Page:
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Naperville looks at takedown move on cage-fighting matches


Naperville could deliver a roundhouse kick to the prospect of organized cage fighting within city limits.

Cage fighting, also known as mixed martial arts, features an enclosed ring in which pugilists punch, kick and grapple with one another — typically until one participant submits, gets knocked out or fight officials otherwise pick a winner.

On Tuesday, the west suburb’s city council will hold a preliminary hearing on several measures that, if approved, would restrict cage matches. The rules would ban alcohol sales, limit fights to daytime hours and bar minors from attending without a parent or guardian.

City officials say the proposal would not be an outright ban on cage matches, which are sanctioned under Illinois law. The measures would “create reasonable regulation,” said Kristen Foley, an attorney for the city.

“I’m not even going to call it a sport because, to me, it sounds like professional wrestling. You go on YouTube and you see there’s a lot of people whipped up into a frenzy,” Councilman Bob Fieseler said. He said his colleagues were concerned that the fights could move to bars in downtown Naperville after an event.

But promoters and proponents say the fast-growing sport gets a bad rap. Contrary to the drunken chaos envisioned by some, the sport has become professionalized in recent years, they say. And much like other nighttime sporting events, alcohol concessions are key to making a profit.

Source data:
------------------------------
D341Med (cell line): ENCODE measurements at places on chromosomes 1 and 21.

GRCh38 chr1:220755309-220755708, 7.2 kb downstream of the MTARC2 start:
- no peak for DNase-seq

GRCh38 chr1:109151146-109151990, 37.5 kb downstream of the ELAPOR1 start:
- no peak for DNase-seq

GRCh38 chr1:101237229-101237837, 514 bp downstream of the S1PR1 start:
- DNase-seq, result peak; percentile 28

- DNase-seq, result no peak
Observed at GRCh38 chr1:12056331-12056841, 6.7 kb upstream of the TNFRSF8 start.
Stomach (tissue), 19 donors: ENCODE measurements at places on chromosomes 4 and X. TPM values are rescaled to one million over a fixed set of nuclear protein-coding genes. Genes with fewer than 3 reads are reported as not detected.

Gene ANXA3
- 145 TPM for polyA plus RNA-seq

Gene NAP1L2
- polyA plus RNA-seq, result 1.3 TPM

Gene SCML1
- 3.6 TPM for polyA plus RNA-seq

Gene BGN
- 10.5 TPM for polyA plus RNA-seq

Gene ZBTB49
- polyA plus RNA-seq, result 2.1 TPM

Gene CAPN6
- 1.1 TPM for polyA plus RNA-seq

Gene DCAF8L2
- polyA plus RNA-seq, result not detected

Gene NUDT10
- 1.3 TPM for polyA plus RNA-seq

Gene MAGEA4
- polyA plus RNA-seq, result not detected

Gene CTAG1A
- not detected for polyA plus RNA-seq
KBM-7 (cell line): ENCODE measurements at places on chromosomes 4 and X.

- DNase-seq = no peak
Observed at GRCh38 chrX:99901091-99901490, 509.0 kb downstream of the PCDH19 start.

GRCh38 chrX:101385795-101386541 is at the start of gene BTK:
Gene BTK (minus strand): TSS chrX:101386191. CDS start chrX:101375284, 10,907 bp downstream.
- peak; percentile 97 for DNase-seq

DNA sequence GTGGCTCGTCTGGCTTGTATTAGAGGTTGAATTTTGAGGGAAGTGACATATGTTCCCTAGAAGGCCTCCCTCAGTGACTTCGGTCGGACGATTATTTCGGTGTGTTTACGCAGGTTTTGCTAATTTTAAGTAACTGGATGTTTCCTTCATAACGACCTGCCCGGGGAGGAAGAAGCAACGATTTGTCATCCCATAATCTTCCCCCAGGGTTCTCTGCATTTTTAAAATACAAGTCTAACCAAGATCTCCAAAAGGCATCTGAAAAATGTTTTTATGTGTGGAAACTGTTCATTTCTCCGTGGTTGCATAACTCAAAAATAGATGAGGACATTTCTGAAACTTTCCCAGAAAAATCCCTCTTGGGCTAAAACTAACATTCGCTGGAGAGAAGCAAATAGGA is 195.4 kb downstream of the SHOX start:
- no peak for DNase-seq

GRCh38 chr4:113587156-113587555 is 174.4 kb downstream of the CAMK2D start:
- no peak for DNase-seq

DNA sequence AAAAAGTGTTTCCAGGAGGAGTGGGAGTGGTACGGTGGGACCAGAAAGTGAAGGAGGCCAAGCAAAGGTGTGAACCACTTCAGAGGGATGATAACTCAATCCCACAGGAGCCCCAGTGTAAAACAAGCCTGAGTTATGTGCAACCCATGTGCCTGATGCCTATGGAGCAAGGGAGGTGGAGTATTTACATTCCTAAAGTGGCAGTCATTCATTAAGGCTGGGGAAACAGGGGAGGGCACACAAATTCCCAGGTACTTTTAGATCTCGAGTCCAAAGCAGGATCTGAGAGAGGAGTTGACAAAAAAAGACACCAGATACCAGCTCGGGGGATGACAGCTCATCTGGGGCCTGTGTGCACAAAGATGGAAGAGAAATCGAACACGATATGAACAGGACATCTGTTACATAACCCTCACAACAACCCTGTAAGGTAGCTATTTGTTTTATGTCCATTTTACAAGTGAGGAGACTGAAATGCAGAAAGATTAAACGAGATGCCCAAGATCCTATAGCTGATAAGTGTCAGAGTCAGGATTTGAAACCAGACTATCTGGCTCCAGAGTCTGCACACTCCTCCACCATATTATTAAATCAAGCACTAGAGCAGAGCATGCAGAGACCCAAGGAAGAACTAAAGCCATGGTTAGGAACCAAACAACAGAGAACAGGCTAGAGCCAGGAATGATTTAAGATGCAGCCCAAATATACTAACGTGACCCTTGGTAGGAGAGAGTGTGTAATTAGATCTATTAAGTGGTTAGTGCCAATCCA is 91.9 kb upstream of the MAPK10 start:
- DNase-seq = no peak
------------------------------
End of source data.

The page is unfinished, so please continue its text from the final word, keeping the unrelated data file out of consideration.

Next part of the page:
“It’s fear of the unknown,” said Mike Herron, vice president of XFO Mixed Martial Arts. “I remember heavy metal. My parents grew up in the ’60s and it was ‘Oh my gosh, AC/DC is going to destroy our family.’ ”

Hoffman Estates hosts cage fights at the Sears Centre Arena and events also have been held at the Odeum Expo Center in Villa Park and in Sandwich and Cicero.

Until recently, Schaumburg refused to allow cage fighting. But that has since been changed, said Herron, who bills his organization as the largest in the Midwest.

“Would you go to a rock concert at noon?” said promoter Michael Marchese, who questioned the daytime restriction. “People don’t want to get crazy, they just want to have a night out.”

Events draw people who will spend money on parking, restaurants and hotels, said Marchese, who promotes bouts under the title Chicago Cagefighting Championship. And like everyone else involved in the production, the host town gets a cut.

But Marchese allowed that some amateur MMA organizations, with “a backyard brawl” feel, have cast the sport in a bad light.

Foley, the city attorney, said the issue surfaced in September after the council balked at a request from American Predator Fighting Championship, which sought use of a city-owned lot for event parking.

Since then, there has been growing interest among council members to go for a pre-emptive takedown of large-scale fights booked in the city.

“It’s not us thinking we’re on our high horse with what people view as entertainment,” Fieseler said. “The one thing the city can do is regulate liquor sales — and not having liquor at something like this is bound to keep it more tame.”


Twitter: @BrianSlodysko

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